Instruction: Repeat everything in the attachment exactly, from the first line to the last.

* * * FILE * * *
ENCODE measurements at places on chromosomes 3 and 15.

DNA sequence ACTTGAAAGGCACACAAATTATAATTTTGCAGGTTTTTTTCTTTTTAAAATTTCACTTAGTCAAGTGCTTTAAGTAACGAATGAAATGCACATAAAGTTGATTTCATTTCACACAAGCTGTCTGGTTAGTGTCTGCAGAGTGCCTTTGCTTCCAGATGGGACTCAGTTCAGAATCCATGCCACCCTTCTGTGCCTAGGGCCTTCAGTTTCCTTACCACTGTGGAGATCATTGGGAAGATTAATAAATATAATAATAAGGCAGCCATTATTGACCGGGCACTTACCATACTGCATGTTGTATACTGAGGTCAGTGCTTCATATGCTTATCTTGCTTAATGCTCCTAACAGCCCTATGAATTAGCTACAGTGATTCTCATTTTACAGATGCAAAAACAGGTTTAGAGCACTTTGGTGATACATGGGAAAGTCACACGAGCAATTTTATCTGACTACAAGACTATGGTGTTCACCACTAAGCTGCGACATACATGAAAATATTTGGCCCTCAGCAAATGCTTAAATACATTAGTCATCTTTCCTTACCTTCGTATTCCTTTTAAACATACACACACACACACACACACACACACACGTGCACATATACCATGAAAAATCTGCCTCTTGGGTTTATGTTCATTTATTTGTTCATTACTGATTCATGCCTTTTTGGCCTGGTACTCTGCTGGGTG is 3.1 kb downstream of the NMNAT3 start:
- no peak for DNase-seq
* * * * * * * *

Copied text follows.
ENCODE measurements at places on chromosomes 3 and 15.

DNA sequence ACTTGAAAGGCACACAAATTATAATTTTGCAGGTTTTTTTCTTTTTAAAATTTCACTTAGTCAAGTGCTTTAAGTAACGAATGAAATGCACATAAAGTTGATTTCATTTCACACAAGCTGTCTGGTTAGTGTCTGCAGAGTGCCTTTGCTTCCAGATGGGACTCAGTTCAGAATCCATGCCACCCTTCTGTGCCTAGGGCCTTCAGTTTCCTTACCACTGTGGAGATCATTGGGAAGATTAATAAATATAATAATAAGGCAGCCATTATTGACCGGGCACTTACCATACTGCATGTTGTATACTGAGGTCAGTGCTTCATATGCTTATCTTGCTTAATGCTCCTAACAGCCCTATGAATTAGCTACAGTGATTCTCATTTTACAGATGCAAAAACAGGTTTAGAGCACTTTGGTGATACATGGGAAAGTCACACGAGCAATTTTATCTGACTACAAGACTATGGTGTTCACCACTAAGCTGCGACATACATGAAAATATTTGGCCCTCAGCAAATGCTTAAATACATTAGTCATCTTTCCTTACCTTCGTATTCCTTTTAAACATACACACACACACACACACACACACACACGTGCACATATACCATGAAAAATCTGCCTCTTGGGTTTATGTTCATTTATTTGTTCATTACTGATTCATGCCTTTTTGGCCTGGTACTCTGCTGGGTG is 3.1 kb downstream of the NMNAT3 start:
- no peak for DNase-seq